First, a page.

Second immigration officer union comes out against Senate immigration bill

The leader of a union representing 12,000 federal immigration officers said Monday his group is joining a growing list of similar organizations opposed to the sweeping immigration bill crafted by the Gang of Eight lawmakers and under consideration in Congress.

Kenneth Palinkas, president of the National Citizenship and Immigration Services Council, said his union was never consulted by the group of bipartisan lawmakers writing the bill, which he claims was written with special interests in mind and fails to address “some of the most serious concerns the USCIS Council has about the current system.”

The union represents officers of U.S. Citizenship and Immigration Services, the agency responsible for processing visas and other immigration papers.

Palinkas says the bill doesn’t address the pressure he claims is put on adjudication officers to rubber stamp applications instead of conducting diligent case reviews. He says it fails to fix the “insurmountable bureaucracy” which often prevents USCIS officers from contacting and coordinating with ICE agents in cases that should have their involvement, and doesn’t do enough to address the problem of student visa overstays.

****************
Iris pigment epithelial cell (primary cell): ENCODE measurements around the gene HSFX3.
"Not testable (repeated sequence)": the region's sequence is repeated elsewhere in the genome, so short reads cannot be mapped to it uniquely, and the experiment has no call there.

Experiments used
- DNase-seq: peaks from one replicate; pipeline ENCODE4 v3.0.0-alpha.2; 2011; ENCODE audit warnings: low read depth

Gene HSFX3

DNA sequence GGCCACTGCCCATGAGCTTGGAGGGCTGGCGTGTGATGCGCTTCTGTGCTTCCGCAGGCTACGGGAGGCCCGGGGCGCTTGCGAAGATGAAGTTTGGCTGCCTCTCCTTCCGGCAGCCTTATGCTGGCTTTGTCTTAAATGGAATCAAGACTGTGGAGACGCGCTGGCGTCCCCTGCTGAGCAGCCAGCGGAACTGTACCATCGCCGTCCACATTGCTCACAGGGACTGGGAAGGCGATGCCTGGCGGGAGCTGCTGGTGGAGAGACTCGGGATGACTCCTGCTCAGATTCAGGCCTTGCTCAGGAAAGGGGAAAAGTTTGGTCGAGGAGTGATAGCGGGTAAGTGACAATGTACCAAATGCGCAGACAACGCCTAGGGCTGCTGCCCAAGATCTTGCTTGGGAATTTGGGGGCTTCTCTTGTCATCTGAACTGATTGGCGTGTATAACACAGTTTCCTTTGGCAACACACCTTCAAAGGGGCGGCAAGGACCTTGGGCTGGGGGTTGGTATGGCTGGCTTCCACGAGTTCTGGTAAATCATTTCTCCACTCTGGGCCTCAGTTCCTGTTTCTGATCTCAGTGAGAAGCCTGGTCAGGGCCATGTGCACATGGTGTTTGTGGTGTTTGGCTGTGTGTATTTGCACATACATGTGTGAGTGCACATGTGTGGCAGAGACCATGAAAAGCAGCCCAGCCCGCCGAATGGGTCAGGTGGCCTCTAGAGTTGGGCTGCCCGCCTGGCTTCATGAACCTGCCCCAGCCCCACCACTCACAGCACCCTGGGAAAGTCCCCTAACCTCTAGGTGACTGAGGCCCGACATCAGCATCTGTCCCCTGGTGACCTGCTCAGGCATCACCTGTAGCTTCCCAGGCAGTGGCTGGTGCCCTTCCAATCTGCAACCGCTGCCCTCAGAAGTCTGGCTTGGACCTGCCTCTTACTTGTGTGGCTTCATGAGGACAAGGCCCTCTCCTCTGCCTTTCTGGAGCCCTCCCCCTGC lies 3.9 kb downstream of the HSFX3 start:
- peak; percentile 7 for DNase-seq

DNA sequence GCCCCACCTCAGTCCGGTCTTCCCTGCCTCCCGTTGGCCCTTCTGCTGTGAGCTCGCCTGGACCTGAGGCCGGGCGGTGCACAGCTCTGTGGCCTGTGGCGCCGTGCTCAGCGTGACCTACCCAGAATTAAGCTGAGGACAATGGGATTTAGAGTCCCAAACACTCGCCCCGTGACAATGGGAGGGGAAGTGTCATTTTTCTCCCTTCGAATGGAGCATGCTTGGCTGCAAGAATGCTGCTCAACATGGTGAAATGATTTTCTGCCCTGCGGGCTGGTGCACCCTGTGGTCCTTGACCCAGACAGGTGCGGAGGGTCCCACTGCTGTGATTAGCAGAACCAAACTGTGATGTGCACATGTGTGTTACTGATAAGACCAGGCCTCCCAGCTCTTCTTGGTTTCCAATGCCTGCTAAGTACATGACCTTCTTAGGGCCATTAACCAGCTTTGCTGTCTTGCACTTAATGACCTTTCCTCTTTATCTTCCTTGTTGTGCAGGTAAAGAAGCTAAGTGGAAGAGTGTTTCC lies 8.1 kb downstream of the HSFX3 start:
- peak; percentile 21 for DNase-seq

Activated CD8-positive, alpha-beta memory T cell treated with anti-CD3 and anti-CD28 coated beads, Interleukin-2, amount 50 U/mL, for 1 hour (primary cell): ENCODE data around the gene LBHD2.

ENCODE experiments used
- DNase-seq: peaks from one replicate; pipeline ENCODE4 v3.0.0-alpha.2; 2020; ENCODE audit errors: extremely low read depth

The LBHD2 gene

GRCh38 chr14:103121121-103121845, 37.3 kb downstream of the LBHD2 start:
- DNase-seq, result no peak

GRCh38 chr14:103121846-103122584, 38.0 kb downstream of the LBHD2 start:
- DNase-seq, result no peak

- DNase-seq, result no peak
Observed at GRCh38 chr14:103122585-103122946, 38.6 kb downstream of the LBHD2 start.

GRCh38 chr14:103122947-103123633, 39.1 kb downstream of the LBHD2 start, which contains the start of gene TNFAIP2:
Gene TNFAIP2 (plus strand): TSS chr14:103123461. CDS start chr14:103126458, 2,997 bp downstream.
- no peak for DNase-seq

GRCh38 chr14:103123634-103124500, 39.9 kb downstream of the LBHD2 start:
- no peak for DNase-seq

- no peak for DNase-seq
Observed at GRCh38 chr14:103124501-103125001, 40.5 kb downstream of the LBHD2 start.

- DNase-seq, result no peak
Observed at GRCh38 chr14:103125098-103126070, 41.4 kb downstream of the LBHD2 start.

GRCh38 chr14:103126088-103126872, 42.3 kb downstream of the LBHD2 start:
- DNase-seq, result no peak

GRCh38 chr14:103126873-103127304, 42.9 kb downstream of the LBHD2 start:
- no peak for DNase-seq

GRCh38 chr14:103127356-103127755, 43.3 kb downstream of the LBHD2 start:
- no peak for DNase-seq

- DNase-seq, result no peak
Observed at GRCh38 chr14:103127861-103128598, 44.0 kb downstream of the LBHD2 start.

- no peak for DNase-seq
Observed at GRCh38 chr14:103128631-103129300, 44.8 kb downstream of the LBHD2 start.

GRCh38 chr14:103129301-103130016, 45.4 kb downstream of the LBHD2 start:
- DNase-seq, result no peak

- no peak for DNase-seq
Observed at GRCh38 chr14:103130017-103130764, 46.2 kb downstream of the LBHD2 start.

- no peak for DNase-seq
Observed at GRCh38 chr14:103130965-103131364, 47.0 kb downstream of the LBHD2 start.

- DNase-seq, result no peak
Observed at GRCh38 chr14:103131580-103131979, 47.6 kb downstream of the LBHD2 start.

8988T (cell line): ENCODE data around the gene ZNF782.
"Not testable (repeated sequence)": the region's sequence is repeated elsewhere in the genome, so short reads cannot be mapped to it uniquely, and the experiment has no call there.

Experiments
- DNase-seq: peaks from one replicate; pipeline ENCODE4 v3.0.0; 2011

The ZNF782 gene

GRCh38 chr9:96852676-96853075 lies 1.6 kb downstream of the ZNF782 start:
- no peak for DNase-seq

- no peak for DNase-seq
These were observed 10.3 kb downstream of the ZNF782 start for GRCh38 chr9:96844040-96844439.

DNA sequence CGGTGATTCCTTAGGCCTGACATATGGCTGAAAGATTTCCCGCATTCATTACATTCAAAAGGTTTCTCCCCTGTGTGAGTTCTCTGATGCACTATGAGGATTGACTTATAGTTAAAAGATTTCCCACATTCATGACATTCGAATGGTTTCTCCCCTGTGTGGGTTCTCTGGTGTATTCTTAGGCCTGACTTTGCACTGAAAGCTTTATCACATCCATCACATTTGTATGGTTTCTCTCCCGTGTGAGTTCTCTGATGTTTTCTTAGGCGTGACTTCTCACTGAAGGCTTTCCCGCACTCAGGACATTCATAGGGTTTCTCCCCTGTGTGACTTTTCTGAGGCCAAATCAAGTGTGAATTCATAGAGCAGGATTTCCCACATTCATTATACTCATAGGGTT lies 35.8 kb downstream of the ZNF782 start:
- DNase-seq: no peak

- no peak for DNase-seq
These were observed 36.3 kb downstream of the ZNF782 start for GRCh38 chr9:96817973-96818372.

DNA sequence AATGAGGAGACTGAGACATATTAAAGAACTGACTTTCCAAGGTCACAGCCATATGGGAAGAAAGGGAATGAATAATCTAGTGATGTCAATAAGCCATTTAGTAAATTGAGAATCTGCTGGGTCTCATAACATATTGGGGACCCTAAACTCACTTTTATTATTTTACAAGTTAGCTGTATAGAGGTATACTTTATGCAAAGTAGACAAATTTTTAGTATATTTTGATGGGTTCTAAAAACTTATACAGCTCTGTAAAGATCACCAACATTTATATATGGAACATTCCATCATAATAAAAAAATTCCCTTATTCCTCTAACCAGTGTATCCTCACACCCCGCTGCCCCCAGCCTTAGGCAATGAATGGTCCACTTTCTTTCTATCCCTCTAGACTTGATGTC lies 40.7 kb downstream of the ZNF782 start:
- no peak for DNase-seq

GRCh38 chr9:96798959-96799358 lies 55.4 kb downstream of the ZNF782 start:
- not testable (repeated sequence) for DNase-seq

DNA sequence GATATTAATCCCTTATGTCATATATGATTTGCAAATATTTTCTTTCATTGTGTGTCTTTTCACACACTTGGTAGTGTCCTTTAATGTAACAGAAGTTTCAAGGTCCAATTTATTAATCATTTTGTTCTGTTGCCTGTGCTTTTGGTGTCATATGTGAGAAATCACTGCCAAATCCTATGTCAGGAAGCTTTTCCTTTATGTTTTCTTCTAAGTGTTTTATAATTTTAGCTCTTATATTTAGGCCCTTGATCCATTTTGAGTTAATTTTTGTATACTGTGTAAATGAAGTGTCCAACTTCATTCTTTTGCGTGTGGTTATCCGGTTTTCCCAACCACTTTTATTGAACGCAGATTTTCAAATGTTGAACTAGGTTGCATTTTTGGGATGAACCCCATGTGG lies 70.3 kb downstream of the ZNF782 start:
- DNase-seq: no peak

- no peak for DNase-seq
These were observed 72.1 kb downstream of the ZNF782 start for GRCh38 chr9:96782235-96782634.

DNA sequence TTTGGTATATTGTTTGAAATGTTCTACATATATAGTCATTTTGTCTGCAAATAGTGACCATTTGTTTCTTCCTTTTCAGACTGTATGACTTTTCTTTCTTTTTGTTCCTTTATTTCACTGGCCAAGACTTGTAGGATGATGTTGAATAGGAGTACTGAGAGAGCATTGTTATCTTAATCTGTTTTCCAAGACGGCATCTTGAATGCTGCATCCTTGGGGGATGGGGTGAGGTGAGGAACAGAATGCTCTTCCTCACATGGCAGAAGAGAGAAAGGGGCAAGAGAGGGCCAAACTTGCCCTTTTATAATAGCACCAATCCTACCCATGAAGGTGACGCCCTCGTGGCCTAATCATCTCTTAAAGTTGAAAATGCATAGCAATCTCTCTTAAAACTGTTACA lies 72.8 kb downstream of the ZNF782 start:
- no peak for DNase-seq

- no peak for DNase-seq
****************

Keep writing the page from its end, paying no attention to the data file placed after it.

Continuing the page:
“We are the very backbone of our nation’s immigration system and will be at the center of implementing any immigration reform,” Palinkas said in a statement obtained by

This month, the National ICE Council, which represents more than 7,000 agents, sent a letter to Congress sharply criticizing the legislation and saying it will not support it. There are three major unions that represent the country's immigration officers and agents.

Members of the Senate’s Gang of Eight spent last week marking up the bill in the Judiciary Committee. On Tuesday, Florida Sen. Marco Rubio seemed to show signs of strain within the group after senators rejected a Republican proposal to require a biometric entry and exit system at ports of entry in the U.S.

President Obama has been cautiously optimistic about the Senate’s strategy of a bipartisan approach.

On Thursday, House negotiators also told reporters that they had reached a tentative agreement of their own but did not disclose details.